Natalie White never really struggled with her weight during college.
However – like a lot of people – she found it more difficult to keep fit and trim once she started working.
“When I graduated, I picked up a management job that required me to be at work at 4am and work 55 hours a week,” she explains.
“Obviously, I was very tired. Since I was exhausted, I never felt like cooking, so I resorted to frozen food, fast food, pretty much anything quick and easy… my exercise habits were non-existent.”
In fact, by the time she turned 30, she packed on about 22.5kg. Then a health-scare at her doctor’s proved to be wake-up call she needed. “I needed to start treating my body better.
“I started making healthy changes: I stopped smoking, I went vegetarian, and I kept an eye on the foods I was putting in my body.
“I also left my job to find something that wasn't as stressful or exhausting. However, I still wasn't losing weight.”
Natalie admits that she “could never be one of those super fit people,” but intrigued by friends who entered endurance events, she put name down for the Chicago marathon.
“I had to just do it – so I started training,” she also explains to Women’s Health.
“It took me over seven hours to finish my first marathon, but I finished! It was the best feeling ever. I signed up for another one soon after.”
Still, at that point Natalie weighed some 93kg. “I knew I had to do something different to start losing weight.
“Obviously, training for my second marathon and participating in fitness events, like the Spartan Race, weren't enough to help me reach a healthy weight.”
She turned to classes which championed strength training and weights mixed up with cardio exercises in circuits. “It was like nothing I'd ever done before,” she says of the programme.
“During my first class, I could barely do a pushup or a squat, but the challenge brought out my inner competitor.
“I started going twice a week and worked my way up to four times a week.
“On top of that, I started to do a little research online about what it takes to lose weight and fuel my workouts. I learned that I needed to eat way more protein that I was, and that actually made the biggest difference.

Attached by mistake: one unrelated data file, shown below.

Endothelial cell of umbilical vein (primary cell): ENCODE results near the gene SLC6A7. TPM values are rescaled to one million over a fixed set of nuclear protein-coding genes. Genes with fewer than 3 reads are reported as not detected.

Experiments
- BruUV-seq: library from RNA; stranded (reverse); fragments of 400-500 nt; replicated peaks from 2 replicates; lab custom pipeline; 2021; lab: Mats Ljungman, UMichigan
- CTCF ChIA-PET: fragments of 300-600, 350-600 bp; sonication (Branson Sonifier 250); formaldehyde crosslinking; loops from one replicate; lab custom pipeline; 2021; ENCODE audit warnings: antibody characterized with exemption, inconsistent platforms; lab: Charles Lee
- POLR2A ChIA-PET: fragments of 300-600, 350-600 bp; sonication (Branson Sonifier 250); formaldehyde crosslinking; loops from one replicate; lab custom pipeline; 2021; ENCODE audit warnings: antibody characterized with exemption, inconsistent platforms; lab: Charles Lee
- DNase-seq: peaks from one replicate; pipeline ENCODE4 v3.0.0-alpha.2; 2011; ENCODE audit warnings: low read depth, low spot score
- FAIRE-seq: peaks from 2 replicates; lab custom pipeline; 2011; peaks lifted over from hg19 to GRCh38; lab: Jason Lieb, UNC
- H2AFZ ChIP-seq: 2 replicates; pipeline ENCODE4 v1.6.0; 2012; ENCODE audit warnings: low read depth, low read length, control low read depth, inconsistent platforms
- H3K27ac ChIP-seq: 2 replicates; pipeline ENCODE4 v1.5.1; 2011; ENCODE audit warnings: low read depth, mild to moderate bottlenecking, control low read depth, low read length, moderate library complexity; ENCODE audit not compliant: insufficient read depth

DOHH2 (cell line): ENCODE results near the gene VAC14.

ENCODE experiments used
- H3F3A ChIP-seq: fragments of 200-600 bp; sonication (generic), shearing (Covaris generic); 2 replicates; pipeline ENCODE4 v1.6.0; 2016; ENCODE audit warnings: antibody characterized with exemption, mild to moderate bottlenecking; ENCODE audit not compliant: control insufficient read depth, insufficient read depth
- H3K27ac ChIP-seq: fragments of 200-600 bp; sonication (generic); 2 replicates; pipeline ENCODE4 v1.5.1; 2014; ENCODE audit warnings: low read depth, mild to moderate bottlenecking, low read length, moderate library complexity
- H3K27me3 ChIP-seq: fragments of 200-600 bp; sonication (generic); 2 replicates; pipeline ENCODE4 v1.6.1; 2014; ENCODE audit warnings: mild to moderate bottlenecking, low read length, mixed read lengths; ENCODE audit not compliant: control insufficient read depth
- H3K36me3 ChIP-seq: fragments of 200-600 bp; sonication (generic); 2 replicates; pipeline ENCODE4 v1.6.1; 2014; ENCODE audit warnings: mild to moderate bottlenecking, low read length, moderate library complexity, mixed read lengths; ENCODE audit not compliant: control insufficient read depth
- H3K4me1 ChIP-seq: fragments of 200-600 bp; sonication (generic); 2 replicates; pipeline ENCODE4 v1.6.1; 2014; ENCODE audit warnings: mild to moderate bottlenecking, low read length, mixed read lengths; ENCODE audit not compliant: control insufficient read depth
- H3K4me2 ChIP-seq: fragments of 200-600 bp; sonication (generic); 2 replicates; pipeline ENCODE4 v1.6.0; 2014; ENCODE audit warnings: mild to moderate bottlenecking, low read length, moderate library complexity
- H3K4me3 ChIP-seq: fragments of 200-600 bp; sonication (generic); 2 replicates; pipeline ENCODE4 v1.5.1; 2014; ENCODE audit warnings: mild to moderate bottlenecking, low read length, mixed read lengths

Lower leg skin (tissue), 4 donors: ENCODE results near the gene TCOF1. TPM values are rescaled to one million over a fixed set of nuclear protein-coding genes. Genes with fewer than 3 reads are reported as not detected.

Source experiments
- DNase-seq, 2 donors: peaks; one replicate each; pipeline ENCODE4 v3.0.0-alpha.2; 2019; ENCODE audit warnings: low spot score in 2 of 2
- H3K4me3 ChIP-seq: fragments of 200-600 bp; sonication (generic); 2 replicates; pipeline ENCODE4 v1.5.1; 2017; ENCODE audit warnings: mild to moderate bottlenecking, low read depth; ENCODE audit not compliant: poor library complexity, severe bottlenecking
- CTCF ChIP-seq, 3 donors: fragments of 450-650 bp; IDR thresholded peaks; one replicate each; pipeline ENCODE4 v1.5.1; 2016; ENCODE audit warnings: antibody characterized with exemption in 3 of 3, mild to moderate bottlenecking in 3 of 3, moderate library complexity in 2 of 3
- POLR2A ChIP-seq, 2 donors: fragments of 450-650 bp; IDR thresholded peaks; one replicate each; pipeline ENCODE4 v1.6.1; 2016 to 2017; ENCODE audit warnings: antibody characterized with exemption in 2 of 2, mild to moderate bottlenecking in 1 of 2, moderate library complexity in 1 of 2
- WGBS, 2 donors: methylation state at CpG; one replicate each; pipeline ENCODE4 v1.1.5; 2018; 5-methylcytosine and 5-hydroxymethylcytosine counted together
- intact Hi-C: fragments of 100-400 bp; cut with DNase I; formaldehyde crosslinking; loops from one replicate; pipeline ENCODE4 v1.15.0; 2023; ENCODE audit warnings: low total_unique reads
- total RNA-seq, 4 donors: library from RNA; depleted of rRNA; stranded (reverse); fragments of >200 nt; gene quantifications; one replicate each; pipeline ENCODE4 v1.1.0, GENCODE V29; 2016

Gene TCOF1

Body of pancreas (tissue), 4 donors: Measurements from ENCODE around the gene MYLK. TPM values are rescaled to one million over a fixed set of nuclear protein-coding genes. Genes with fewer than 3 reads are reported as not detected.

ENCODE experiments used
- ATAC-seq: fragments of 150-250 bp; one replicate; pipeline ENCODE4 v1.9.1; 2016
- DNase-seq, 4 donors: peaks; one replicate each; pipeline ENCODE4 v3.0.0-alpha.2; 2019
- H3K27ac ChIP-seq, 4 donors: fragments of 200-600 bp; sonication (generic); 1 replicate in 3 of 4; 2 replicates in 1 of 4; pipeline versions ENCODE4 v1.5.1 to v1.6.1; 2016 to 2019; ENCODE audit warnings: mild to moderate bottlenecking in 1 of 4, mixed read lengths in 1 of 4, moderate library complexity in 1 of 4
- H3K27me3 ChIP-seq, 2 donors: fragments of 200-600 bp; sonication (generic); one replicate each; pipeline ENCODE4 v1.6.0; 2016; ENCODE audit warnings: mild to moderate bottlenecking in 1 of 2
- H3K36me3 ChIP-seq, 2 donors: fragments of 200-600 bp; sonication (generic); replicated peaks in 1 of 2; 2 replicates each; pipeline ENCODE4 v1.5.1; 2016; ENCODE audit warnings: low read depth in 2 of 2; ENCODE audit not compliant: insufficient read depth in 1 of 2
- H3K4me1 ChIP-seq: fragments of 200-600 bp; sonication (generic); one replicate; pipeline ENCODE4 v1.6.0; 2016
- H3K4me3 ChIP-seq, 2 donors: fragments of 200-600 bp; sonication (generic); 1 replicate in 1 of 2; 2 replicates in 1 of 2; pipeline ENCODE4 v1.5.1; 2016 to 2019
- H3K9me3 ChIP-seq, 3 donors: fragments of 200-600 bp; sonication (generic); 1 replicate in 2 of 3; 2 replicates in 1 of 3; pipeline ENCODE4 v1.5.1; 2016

“I started to notice more definition in my muscles, and the weight began coming off.”
Two years after setting out to get in shape and improve her health, Natalie weighs just 74kg – a reduction of close-to 20kg from her heaviest.
Although ultimately she hopes to hover around the 64kg mark, she’s also gone from a UK size 22 to a UK size 12.
Along the way, Ms White has clearly learned a lot about her body and diet. And she cites six key tips that help just about everyone achieve similar results…
1) Make life changes: She had to leave a stressful job with long hours – but nothing is worth compromising your health over. Natalie also quit smoking.
2) Don’t get overwhelmed: Natalie has knocked two hours off her marathon time – but her first one took more than seven hours. “I had to just do it – so I started training,” she states.
3) Be patient: She isn’t at her goal weight just yet, but she’s getting there. “By staying patient and being consistent, I don't get discouraged and give up on all the progress I've made,” she says.
4) Look at your diet: You need protein to feed your muscles – so don’t fall into the trap of only going low-fat, or low-carb. Natalia, like a lot of women, wasn’t eating enough protein when she was overweight.
5) Try new workouts: “I love running,” she says, “but if I didn't try the weights classes with my friends, I would have never achieved the results that I wanted or learned that I like to lift heavy things.”
6) Be OK with yourself: “I know I'm not as fast or as strong as some of my athletic friends, but I feel good about what I've accomplished. That success helps me feel confident at the gym and assures me that I'm capable of reaching my weight-loss goal.”